As for the AI’s own “thoughts” on the matter? Well, “AI can assist screenwriters in several ways, such as generating ideas, suggesting plot twists or character developments, and providing feedback on the script’s structure and flow. This assistance can save screenwriters time and improve the quality of their work.”
As a caveat, ChatGPT also notes that “screenwriting involves more than just generating text; it requires a deep understanding of storytelling, character development, dialogue, pacing, and many other elements that are difficult for AI to grasp. Even with advanced AI algorithms, it’s challenging to replicate human intuition, emotion, and creativity.”
Though note the use of the word “challenging,” instead of “impossible.”
That idea of the “intangibles” being hard to replace was echoed recently in an e-conversation with composer Colin Aguiar, a protege of the Oscar-winning Mychael Danna, who has worked with him on the Oscar-winning film Life of Pi, and is himself writing music for the upcoming SyFy series We Were Tomorrow. We were following up on an earlier AI column here, which noted that advances in composing software were already here.
We asked if he really thought scorers could just use them as tools, “containing” the technology, as it were — the way writers envision — rather than being replaced by AI writing the whole soundtrack. “The short answer is ‘yes'” he said, “but… I know that this sounds like splitting hairs but the term ‘tool’ deserves more inspection. There are different types of tools. They do different tasks. I think your question inches closer to the gray area of the tool doing the job. Broadly speaking, I think the point of delineation is decisions themselves and the quantity of those decisions.”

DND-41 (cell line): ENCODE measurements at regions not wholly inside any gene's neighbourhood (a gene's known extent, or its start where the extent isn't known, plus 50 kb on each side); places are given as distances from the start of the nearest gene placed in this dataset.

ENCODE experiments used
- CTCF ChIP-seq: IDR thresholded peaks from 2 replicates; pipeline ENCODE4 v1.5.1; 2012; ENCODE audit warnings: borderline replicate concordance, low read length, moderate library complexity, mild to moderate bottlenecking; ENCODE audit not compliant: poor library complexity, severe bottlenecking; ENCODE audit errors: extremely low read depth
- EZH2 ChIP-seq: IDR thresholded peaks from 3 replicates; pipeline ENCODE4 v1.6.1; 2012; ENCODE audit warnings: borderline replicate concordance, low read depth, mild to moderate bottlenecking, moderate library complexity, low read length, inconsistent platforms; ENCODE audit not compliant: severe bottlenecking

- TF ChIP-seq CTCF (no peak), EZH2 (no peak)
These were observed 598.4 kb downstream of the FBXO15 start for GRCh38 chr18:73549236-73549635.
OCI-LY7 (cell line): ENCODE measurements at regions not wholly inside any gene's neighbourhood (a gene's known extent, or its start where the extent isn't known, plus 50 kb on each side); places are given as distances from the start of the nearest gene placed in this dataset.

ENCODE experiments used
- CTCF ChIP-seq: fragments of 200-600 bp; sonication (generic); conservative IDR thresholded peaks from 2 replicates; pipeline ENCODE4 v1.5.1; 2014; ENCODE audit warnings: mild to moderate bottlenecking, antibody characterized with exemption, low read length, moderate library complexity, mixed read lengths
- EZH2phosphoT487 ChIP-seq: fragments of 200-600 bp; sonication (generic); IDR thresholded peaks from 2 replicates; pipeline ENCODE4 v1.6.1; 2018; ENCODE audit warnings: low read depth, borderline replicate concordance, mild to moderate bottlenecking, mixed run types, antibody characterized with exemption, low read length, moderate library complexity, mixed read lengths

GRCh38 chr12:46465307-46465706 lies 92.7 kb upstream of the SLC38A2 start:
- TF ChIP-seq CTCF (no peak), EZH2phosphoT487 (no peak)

“So many products out there currently help composers but they don’t make decisions [for them]. They are indeed tools. Think hammer or synthesizer or EQ. Then come collaborators and partners that might help make decisions but don’t make a majority of the decisions. Think mentors, or editors, or friends that give feedback, or perhaps one day, an artificial intelligence app that gives critical notes.”
Though in a surprise twist to our conversation. Aguiar wound up citing Carl Jung — checked in with your shadow side lately? — in noting what might happen if we increasingly allow machines to make our art for us:
“Jung said ‘The psychological rule says that when an inner situation is not made conscious, it happens outside as fate. That is to say, when the individual remains undivided and does not become conscious of his inner opposite, the world must perforce act out the conflict and be torn into opposing halves.’ Which is to say that when emotions aren’t expressed, or not allowed to be expressed, they basically submerge in the sub-consciousness and reemerge as neurotic and perhaps psychotic behavior […so if we] slowly reduce our human-made musical and artistic expression, one can only expect that neurosis and psychosis in society will increase.”
However, given that neuroses and psychosis are increasing at a nearly insurmountable, breakneck pace already, one is put in the mind of John Lennon singing “it can’t get no worse,” on Sgt. Pepper. Though one should probably not underestimate human ingenuity on that front, either.
Conversely, Aguiar says it’s also “great to watch the progress of AI. It’s an exciting world we’re entering. The future will still, however, need a Beethoven to write an ‘Ode to Joy,’ or a Bruce Springsteen to write about the sufferings of the middle class, or a Kendrick Lamar to write about gun violence or the grieving of a loved one. The question is… will we still have those people to write those songs? I stand optimistic [about] the future.”
Which makes at least one person in the arts. Hopefully, there will be good cause for more to follow.
Mark London Williams is a BTL alum who currently covers Hollywood, its contents and discontents, in his recurring “Across the Pond” dispatch for British Cinematographer magazine, contributes to other showbiz and production-minded sites, and musters out the occasional zombie, pandemic-themed, or demon-tinged book and script, causing an increased blurring in terms of what still feels like “fiction.”